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Old 02-01-2019, 06:49 PM   #10
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Update
So, my system now is:
500 watts of solar panels, (4) 6volt batteries at 430 total AH, Tristar 45amp charge controller, trimetric battery monitor, 2000watt Xantrex inverter/charger, and 300watt pure sine wave inverter.
Total cost is at $1450. Self installed.
We can live more or less normally. I work on a computer all day. We watch tv, day and night.
Batteries will be at 100% by noon on sunny days. Overcast days will take until late afternoon.
We are going on 2 weeks off grid with no generator time. Quartzite, AZ at the moment.
Yes, we have a factory installed Onan QD 8500 generator. Just trying not to use it.
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Old 02-01-2019, 07:50 PM   #11
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Yes a lot of variables, but consider lithium ion batteries as well, charge time by solar or generator is generally 1/3 to 1/4 charge time, compared to Lead Acid batteries. So instead of 8 hours by solar, or 3 hours by generator, now 2 hours on solar and 1 hour on generator. No more bulk, absorption, float. Only bulk at .5 charge rate instead of .2 for LA. so charges much quicker.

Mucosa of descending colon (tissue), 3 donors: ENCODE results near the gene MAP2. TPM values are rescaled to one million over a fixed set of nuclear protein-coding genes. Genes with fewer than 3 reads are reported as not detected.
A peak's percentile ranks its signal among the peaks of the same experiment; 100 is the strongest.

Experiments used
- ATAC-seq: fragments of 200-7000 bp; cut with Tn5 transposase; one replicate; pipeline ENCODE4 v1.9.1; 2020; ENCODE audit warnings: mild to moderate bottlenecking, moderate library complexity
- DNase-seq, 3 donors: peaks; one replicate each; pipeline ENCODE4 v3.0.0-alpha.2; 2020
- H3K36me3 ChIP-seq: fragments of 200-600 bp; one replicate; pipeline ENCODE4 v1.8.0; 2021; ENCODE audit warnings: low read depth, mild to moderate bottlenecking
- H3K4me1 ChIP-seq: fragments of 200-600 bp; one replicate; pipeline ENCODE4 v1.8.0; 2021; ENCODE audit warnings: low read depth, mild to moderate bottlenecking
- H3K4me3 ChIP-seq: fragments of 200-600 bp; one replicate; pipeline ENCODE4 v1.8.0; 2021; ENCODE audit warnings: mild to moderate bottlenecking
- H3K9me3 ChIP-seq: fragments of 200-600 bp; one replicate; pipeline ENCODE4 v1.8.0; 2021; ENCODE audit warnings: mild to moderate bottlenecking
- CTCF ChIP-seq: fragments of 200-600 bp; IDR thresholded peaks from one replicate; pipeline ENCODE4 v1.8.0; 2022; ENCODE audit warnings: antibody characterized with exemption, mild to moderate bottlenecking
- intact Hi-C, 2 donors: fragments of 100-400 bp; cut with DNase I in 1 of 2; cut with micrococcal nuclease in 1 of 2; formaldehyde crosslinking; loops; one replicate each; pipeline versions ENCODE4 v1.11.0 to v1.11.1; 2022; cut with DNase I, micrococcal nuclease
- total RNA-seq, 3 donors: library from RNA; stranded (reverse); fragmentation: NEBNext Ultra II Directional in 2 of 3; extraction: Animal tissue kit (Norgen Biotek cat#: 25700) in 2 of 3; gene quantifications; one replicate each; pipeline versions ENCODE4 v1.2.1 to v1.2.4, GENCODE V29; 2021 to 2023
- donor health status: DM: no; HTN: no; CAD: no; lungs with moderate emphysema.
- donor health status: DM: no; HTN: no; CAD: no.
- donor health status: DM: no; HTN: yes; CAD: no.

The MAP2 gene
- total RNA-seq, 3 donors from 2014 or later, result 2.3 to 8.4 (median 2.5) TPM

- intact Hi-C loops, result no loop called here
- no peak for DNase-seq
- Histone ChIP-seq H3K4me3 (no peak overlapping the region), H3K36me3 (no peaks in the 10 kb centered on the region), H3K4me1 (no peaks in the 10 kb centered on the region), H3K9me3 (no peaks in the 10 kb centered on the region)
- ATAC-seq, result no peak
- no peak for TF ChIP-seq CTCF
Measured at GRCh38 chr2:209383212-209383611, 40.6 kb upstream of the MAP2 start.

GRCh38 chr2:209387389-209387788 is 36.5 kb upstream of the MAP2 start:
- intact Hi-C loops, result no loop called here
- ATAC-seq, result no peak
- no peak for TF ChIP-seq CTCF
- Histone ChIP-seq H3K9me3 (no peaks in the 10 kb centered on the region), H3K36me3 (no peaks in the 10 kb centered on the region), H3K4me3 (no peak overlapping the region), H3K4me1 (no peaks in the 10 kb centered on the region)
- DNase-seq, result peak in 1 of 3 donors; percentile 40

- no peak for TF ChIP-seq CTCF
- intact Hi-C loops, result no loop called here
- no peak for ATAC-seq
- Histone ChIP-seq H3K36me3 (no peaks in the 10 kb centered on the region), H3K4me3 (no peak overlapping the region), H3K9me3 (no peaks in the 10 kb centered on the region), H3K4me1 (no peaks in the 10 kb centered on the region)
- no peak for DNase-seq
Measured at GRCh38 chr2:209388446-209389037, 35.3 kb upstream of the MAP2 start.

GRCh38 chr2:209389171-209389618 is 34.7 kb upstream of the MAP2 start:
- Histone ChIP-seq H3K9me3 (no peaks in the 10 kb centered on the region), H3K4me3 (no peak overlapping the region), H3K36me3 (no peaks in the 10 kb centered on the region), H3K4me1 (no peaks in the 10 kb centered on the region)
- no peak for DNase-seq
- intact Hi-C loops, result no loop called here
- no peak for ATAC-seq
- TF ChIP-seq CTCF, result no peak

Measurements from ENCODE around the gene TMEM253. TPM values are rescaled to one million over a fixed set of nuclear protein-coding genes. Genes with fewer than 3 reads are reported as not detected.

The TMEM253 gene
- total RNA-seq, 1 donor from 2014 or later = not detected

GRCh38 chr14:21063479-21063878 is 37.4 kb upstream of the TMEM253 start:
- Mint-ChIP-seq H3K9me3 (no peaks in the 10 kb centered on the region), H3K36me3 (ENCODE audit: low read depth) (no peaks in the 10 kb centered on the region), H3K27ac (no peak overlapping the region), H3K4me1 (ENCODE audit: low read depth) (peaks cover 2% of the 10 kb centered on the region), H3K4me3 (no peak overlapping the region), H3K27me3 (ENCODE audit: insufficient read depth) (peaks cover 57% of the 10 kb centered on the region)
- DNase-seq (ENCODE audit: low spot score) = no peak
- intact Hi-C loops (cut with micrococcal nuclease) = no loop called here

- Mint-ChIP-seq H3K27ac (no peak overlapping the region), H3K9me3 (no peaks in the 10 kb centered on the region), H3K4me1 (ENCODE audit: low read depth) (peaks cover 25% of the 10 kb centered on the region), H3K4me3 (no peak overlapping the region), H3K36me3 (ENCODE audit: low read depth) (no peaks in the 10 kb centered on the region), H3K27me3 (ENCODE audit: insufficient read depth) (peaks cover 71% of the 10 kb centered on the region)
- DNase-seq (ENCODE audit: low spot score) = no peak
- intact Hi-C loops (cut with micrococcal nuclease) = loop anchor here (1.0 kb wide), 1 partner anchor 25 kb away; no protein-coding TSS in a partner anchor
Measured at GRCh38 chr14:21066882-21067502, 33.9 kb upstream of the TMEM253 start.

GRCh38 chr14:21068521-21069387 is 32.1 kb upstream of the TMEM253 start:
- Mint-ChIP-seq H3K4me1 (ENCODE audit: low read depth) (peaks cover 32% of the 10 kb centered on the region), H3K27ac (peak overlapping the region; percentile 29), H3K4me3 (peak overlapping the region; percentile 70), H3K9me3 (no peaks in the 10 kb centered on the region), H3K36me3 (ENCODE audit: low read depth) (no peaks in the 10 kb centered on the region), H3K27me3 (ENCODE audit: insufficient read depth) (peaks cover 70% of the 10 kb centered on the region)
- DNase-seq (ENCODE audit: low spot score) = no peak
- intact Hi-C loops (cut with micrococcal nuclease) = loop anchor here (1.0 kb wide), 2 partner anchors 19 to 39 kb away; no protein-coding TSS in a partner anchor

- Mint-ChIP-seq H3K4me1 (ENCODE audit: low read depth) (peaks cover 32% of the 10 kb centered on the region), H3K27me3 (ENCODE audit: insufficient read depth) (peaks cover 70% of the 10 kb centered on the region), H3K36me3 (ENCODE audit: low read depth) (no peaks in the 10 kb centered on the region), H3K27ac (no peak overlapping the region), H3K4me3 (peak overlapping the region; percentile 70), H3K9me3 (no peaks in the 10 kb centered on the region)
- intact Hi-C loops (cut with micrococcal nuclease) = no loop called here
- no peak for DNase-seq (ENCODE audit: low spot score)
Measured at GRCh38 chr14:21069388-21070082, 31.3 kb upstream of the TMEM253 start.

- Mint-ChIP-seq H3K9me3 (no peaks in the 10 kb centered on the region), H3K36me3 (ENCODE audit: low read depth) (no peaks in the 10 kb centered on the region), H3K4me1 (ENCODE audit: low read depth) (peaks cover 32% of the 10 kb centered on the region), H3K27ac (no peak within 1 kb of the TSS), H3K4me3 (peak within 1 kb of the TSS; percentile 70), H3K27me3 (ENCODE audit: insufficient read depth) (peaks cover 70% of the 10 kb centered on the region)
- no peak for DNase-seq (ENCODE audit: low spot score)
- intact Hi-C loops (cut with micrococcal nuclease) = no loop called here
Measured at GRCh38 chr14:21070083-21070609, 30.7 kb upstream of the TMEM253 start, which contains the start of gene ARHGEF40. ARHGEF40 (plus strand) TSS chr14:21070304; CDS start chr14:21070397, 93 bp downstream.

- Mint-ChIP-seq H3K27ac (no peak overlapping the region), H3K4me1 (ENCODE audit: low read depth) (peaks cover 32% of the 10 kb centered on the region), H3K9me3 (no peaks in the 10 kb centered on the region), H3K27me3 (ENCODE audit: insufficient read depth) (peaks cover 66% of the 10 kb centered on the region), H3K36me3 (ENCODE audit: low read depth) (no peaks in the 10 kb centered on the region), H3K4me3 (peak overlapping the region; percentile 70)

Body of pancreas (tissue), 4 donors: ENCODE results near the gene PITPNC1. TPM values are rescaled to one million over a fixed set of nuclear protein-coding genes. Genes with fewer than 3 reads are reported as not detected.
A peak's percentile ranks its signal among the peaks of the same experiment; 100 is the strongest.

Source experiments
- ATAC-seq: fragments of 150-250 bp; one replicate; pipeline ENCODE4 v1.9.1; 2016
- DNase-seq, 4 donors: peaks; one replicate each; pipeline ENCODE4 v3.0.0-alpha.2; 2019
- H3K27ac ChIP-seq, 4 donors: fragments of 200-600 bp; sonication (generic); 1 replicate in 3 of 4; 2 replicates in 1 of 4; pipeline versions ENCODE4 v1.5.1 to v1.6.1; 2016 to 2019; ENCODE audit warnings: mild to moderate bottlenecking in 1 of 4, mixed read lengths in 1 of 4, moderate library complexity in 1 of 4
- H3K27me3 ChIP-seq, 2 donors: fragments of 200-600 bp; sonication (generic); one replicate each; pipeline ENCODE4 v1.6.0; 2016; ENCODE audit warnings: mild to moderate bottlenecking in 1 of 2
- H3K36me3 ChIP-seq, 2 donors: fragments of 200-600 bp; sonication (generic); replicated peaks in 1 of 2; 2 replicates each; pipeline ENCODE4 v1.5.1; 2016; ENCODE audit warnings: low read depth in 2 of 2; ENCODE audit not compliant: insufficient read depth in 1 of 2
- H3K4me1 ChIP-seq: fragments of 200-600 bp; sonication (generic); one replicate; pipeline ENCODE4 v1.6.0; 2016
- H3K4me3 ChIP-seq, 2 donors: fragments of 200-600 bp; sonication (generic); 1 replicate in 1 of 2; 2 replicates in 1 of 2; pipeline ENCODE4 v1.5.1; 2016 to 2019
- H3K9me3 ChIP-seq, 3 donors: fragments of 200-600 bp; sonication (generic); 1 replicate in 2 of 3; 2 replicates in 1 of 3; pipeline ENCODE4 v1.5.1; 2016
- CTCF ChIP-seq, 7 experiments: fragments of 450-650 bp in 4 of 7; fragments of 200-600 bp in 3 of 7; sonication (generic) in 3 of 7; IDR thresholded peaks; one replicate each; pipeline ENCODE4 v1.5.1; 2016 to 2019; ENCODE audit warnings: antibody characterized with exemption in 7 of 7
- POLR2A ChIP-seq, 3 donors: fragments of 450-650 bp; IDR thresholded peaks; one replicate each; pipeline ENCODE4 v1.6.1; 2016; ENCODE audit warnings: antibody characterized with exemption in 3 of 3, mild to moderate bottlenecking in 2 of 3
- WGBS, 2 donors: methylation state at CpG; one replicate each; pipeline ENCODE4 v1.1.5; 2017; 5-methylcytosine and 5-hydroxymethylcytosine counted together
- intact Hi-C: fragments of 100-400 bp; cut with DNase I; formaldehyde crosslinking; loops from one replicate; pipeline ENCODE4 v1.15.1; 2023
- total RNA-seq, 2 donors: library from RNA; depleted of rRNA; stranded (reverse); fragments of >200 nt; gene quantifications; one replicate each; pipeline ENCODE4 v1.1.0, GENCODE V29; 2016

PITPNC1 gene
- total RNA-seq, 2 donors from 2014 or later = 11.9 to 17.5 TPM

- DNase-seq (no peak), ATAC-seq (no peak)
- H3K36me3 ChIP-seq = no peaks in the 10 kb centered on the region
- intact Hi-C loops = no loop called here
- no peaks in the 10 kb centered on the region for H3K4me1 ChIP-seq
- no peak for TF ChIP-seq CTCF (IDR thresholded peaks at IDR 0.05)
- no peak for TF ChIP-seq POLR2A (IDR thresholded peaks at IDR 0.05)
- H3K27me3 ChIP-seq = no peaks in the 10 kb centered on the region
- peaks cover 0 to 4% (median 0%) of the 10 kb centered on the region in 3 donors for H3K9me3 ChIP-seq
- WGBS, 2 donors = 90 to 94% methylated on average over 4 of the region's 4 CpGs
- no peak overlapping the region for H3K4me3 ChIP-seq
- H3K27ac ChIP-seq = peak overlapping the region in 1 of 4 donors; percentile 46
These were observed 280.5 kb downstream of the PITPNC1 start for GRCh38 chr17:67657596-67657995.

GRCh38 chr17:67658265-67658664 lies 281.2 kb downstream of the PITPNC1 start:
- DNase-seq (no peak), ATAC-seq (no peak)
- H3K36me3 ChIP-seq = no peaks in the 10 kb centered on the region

Costs a lot more, but worth it if you are going to keep your coach and do a lot of dry camping, and don't want to listen to generators.
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Old 02-02-2019, 10:18 PM   #12
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Lithium battery are not all positive. Please consider your your physical location. Lithium is not good in very cold weather.
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Old 02-02-2019, 10:30 PM   #13
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Lithium battery are not all positive. Please consider your your physical location. Lithium is not good in very cold weather.
Lot of threads on keeping lithiums above their cut off temps. Not really a big problem. Plenty of forum members have lithiums and use them in cold climates with no problems.
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Old 02-03-2019, 08:15 AM   #14
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Lithium battery are not all positive. Please consider your your physical location. Lithium is not good in very cold weather.
It's all in the planning of the system, what folks didn't know or realize just a couple/ few years ago about heat / cold for lfp batteries can easily be worked around now knowing that these conditions can have adverse effects of the batteries life. If the end user can't build for these possible conditions than lfp might not be the right chemistry.